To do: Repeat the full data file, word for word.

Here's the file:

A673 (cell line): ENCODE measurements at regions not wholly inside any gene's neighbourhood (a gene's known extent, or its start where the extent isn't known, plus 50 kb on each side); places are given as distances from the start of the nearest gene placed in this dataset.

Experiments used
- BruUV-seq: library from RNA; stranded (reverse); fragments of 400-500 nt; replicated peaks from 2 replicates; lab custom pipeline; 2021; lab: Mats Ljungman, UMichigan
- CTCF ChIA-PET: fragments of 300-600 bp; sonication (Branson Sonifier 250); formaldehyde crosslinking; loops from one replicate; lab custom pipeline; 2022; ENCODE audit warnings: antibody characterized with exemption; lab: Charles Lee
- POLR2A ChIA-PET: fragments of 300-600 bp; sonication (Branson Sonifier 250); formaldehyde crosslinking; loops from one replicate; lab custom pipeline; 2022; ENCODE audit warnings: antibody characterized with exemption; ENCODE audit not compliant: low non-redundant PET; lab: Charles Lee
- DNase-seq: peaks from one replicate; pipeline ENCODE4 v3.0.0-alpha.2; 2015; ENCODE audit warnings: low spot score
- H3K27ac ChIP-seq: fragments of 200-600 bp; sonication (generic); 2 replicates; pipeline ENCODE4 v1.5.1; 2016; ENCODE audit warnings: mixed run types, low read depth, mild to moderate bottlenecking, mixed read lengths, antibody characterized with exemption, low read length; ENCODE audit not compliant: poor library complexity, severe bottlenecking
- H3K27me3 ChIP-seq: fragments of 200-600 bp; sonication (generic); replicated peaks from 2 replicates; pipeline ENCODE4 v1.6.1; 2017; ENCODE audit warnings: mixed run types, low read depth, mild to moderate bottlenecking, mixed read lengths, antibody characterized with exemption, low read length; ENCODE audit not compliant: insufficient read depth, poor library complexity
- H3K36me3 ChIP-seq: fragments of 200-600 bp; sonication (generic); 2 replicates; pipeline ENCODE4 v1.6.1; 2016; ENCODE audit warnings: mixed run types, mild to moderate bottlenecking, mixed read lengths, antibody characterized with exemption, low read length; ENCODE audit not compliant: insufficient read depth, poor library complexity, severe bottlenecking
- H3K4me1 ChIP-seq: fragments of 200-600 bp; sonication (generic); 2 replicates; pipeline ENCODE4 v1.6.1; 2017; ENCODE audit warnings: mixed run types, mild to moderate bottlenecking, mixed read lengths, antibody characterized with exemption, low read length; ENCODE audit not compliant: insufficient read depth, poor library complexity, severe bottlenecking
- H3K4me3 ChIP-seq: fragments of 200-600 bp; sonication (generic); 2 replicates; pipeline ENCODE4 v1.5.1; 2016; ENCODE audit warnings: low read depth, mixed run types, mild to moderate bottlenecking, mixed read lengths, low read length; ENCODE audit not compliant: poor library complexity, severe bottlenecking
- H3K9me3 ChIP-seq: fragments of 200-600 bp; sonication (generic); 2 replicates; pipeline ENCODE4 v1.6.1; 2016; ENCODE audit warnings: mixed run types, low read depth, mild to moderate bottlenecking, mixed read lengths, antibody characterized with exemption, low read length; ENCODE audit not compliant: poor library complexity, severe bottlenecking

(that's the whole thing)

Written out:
A673 (cell line): ENCODE measurements at regions not wholly inside any gene's neighbourhood (a gene's known extent, or its start where the extent isn't known, plus 50 kb on each side); places are given as distances from the start of the nearest gene placed in this dataset.

Experiments used
- BruUV-seq: library from RNA; stranded (reverse); fragments of 400-500 nt; replicated peaks from 2 replicates; lab custom pipeline; 2021; lab: Mats Ljungman, UMichigan
- CTCF ChIA-PET: fragments of 300-600 bp; sonication (Branson Sonifier 250); formaldehyde crosslinking; loops from one replicate; lab custom pipeline; 2022; ENCODE audit warnings: antibody characterized with exemption; lab: Charles Lee
- POLR2A ChIA-PET: fragments of 300-600 bp; sonication (Branson Sonifier 250); formaldehyde crosslinking; loops from one replicate; lab custom pipeline; 2022; ENCODE audit warnings: antibody characterized with exemption; ENCODE audit not compliant: low non-redundant PET; lab: Charles Lee
- DNase-seq: peaks from one replicate; pipeline ENCODE4 v3.0.0-alpha.2; 2015; ENCODE audit warnings: low spot score
- H3K27ac ChIP-seq: fragments of 200-600 bp; sonication (generic); 2 replicates; pipeline ENCODE4 v1.5.1; 2016; ENCODE audit warnings: mixed run types, low read depth, mild to moderate bottlenecking, mixed read lengths, antibody characterized with exemption, low read length; ENCODE audit not compliant: poor library complexity, severe bottlenecking
- H3K27me3 ChIP-seq: fragments of 200-600 bp; sonication (generic); replicated peaks from 2 replicates; pipeline ENCODE4 v1.6.1; 2017; ENCODE audit warnings: mixed run types, low read depth, mild to moderate bottlenecking, mixed read lengths, antibody characterized with exemption, low read length; ENCODE audit not compliant: insufficient read depth, poor library complexity
- H3K36me3 ChIP-seq: fragments of 200-600 bp; sonication (generic); 2 replicates; pipeline ENCODE4 v1.6.1; 2016; ENCODE audit warnings: mixed run types, mild to moderate bottlenecking, mixed read lengths, antibody characterized with exemption, low read length; ENCODE audit not compliant: insufficient read depth, poor library complexity, severe bottlenecking
- H3K4me1 ChIP-seq: fragments of 200-600 bp; sonication (generic); 2 replicates; pipeline ENCODE4 v1.6.1; 2017; ENCODE audit warnings: mixed run types, mild to moderate bottlenecking, mixed read lengths, antibody characterized with exemption, low read length; ENCODE audit not compliant: insufficient read depth, poor library complexity, severe bottlenecking
- H3K4me3 ChIP-seq: fragments of 200-600 bp; sonication (generic); 2 replicates; pipeline ENCODE4 v1.5.1; 2016; ENCODE audit warnings: low read depth, mixed run types, mild to moderate bottlenecking, mixed read lengths, low read length; ENCODE audit not compliant: poor library complexity, severe bottlenecking
- H3K9me3 ChIP-seq: fragments of 200-600 bp; sonication (generic); 2 replicates; pipeline ENCODE4 v1.6.1; 2016; ENCODE audit warnings: mixed run types, low read depth, mild to moderate bottlenecking, mixed read lengths, antibody characterized with exemption, low read length; ENCODE audit not compliant: poor library complexity, severe bottlenecking